Submit manuscripts electronically through the Manuscript Submission Portal (.pdf format).
Submissions mailed to the editorial office will not be processed.
General correspondence may be directed to:
Suzette M. Evans, PhD, Editor
The New York State Psychiatric Institute and Columbia University College of Physicians & Surgeons
1051 Riverside Drive
Unit 66, Room 3704
New York, NY, 10032
In addition to complete addresses and phone numbers, please supply email addresses and fax numbers for all authors for potential use by the editorial office and, later, by the production office.
Experimental and Clinical Psychopharmacology® publishes three types of manuscripts:
- original research reports
- reviews of the literature
- innovations in psychopharmacology
Innovations in Psychopharmacology is published occasionally to report a novel method, a novel result, or a novel measure. Commentary on the nature and implications of the innovation may be invited.
In recognition of the reality that institutional spam filters may capture files from the APA and the Journals Back Office, please take the following steps to facilitate communication with our editorial office:
- Provide an alternative email address which we can use to contact you in the event of technical difficulties with email communication using your primary address
- Add "apa.org" to your list of "safe" addresses and consider asking your IT administrators to add it to their "white list"
- Contact Megan Mabe-Stanberry if you do not receive confirmation of your submission within three business days or an editorial decision letter within three months
To help with the review process, authors should provide up to five scientists who are qualified to review their manuscript without bias or conflict of interest. Please provide prospective reviewers' names, affiliations, academic rank, email address, complete mailing address, and phone number in the cover letter. Submissions lacking reviewer recommendations will be returned to the author as incomplete.
Include the corresponding author's email and mailing addresses; phone and fax numbers; and the names, degrees, and affiliations of all authors, as well as the number of figures and tables in the manuscript.
Abstract and Keywords
All manuscripts must include an abstract containing a maximum of 250 words typed on a separate page. After the abstract, please supply up to five keywords or brief phrases.
Disclosures and Acknowledgments
Authors are now required to provide a Disclosures and Acknowledgements section. This section should be included on a separate page after the Abstract, as separate paragraphs for each of the four points (do not number or provide headers). This section will be automatically incorporated into the online submission system and if the paper is accepted, will appear in the published journal article.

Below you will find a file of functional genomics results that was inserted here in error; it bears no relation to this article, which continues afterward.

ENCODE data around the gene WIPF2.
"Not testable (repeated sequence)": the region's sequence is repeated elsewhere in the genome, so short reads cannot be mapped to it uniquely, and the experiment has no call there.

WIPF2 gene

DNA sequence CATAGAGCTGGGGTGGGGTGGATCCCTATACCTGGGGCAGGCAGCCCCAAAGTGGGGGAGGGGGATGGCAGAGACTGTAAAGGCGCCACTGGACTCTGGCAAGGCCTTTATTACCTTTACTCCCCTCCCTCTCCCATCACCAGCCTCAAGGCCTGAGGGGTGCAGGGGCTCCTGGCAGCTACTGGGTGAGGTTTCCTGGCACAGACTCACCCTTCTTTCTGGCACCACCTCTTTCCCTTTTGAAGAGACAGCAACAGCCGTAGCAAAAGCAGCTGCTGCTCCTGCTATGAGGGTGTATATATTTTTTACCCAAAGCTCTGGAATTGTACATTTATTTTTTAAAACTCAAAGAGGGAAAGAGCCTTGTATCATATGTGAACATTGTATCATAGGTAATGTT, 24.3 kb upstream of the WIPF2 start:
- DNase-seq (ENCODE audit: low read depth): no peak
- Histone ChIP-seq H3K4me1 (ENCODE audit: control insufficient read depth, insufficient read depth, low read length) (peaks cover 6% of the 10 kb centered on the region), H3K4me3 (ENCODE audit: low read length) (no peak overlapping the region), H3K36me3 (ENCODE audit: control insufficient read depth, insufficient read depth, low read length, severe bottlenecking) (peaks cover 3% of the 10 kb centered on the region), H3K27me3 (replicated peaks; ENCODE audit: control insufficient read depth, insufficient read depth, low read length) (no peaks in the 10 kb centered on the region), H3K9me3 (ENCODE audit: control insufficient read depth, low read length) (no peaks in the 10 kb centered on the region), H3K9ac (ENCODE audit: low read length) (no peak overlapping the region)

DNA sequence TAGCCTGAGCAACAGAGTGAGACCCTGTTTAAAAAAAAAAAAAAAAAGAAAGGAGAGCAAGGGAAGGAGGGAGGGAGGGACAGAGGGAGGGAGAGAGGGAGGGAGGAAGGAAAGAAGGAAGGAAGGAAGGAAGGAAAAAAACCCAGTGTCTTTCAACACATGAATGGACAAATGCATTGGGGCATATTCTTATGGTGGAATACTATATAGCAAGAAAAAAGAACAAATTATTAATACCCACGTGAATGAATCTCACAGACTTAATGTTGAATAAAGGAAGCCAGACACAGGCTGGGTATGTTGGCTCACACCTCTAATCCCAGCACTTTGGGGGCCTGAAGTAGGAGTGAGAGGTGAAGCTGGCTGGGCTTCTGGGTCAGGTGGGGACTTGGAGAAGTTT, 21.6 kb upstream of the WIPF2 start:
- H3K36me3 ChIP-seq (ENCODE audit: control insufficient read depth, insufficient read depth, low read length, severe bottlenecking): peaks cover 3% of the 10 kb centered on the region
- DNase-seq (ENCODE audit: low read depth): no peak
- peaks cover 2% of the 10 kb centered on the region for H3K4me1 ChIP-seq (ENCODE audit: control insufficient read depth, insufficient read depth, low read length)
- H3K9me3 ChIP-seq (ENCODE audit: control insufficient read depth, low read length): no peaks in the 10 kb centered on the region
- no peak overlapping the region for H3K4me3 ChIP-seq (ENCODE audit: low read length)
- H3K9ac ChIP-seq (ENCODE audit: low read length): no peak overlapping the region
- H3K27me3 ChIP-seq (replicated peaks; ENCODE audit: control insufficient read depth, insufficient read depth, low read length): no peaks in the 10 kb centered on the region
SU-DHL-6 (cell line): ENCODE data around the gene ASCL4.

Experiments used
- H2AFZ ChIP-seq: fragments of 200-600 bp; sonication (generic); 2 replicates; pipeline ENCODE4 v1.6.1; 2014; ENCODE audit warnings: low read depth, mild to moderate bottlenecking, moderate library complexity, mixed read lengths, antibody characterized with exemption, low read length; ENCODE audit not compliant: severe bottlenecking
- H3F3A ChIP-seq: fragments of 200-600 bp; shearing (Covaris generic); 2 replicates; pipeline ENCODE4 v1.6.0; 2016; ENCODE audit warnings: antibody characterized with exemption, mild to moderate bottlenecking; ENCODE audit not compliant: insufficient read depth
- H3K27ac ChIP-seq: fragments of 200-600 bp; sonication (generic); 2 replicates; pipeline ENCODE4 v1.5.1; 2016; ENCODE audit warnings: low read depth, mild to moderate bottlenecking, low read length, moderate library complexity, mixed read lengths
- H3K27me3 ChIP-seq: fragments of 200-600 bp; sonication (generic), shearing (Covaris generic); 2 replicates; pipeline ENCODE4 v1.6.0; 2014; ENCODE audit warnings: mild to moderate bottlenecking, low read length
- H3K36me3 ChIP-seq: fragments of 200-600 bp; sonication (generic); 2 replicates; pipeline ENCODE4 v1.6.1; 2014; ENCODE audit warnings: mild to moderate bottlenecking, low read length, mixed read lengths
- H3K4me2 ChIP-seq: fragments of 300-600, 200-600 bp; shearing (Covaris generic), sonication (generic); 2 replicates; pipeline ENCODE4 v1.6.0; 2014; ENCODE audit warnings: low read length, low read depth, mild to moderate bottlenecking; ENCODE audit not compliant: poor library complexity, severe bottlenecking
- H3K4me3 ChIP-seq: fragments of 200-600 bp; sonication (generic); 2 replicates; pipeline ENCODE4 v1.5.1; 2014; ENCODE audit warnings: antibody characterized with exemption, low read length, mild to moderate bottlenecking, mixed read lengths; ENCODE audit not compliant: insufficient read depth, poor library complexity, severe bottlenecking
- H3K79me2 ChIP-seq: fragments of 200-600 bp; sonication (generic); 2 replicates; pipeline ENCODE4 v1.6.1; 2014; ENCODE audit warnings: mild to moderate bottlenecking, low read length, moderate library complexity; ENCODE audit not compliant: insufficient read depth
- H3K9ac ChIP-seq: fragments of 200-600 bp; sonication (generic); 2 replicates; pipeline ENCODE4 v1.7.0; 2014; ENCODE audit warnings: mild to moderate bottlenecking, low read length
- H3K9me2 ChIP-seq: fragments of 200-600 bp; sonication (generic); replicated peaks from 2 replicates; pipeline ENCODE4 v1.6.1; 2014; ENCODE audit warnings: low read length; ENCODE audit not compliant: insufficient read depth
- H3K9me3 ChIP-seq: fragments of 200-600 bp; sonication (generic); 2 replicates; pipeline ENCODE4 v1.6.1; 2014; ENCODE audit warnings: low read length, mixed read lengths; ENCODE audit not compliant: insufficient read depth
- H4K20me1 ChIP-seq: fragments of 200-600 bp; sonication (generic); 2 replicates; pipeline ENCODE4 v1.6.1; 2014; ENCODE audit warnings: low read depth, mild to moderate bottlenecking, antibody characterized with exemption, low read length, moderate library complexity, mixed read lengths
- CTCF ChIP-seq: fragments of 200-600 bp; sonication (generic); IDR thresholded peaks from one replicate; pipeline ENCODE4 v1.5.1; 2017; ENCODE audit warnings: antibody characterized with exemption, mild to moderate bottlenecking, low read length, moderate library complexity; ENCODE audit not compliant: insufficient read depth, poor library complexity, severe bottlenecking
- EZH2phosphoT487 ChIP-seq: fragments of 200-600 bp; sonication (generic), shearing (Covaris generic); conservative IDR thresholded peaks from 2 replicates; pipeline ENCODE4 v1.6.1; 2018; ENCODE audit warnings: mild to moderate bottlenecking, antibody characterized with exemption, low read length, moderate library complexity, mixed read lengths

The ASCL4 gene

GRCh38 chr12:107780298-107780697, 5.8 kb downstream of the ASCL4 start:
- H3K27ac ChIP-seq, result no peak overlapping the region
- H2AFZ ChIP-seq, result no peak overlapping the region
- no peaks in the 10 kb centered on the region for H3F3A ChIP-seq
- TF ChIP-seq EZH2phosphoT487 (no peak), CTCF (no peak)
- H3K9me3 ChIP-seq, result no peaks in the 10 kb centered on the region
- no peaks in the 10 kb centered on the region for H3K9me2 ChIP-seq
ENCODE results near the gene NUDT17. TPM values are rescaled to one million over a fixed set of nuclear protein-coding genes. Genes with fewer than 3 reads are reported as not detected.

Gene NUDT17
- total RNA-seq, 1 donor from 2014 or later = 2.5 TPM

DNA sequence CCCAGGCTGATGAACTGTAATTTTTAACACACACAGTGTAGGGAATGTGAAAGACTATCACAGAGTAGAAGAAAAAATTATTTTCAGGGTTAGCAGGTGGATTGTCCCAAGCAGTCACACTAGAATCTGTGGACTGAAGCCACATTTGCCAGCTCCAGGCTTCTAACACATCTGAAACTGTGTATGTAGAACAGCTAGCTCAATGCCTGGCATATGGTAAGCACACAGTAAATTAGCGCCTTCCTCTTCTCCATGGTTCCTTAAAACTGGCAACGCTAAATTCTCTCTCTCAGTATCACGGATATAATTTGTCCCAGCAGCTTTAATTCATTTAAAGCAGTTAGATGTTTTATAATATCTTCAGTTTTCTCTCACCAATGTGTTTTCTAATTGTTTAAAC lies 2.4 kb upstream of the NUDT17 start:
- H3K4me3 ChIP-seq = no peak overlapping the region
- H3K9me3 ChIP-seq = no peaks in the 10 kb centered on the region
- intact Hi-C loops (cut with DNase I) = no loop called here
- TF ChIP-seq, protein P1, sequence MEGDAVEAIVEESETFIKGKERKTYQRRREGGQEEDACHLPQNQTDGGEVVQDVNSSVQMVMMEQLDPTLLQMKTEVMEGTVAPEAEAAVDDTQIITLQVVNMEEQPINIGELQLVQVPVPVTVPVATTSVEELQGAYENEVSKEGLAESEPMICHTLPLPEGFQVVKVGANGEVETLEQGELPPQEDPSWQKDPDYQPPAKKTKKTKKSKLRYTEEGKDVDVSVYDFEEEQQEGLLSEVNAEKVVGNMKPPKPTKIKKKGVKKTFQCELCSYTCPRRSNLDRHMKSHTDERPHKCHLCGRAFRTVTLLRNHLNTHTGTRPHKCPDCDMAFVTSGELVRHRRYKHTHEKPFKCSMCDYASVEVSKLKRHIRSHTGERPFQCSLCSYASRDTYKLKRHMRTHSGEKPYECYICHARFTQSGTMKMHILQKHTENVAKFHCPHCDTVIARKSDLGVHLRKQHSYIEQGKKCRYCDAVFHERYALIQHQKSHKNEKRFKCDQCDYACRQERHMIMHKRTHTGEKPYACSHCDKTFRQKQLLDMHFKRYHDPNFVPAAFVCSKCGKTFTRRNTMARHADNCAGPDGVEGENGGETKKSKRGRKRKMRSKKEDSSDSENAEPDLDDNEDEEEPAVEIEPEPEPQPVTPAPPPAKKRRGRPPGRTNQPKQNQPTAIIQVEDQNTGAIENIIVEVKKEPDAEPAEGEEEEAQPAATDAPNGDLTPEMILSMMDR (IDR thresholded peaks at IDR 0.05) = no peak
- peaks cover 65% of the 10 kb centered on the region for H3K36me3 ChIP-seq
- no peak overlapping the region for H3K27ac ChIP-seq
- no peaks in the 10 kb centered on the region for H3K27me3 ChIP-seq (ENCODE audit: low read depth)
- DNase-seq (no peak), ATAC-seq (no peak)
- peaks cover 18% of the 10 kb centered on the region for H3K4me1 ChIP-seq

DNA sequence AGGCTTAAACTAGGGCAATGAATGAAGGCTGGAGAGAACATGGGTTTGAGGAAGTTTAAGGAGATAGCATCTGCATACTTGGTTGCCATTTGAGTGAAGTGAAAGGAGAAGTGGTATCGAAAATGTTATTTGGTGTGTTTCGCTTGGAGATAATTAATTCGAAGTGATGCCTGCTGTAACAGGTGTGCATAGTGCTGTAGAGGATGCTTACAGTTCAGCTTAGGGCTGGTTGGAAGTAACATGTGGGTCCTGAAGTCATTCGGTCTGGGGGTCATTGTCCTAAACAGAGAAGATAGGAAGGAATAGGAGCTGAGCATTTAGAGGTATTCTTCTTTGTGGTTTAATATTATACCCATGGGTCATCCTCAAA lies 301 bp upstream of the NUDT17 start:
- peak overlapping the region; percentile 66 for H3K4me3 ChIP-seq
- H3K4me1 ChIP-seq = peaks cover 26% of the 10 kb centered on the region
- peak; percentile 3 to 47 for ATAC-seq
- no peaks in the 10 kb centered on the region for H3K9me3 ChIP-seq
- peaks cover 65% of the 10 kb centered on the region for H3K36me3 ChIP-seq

First, authors should state all sources of financial support for the conduct of the research (e.g., This research was supported by NIDA grant X). If the funding source was involved in any other aspects of the research (e.g., study design, analysis, interpretation, writing), then clearly state the role. If the funding source had no other involvement other than financial support, then simply state that the funding source had no other role other than financial support.
Second, a contributors statement should be included indicating that all authors contributed in a significant way to the manuscript and that all authors have read and approved the final manuscript.
Third, all authors are expected to provide a conflict of interest statement disclosing any real or potential conflict(s) of interest, including financial, personal, or other relationships with other organizations or pharmaceutical/biomedical companies that may inappropriately impact or influence the research and interpretation of the findings. If there are no conflicts of interest, this should be clearly stated.
Fourth, authors are encouraged to acknowledge the assistance or contribution of others in the endeavors of the research.
Authors may suggest up to five scientists who are qualified to review their manuscript without bias or conflict of interest. Send prospective reviewers' names, affiliations, academic rank, email address, complete mailing address, and phone number in your cover letter.
Prepare manuscripts according to the Publication Manual of the American Psychological Association (6th edition). Manuscripts may be copyedited for bias-free language (see Chapter 3 of the Publication Manual).
Review APA's Checklist for Manuscript Submission before submitting your article.
If your manuscript was mask reviewed, please ensure that the final version for production includes a byline and full author note for typesetting.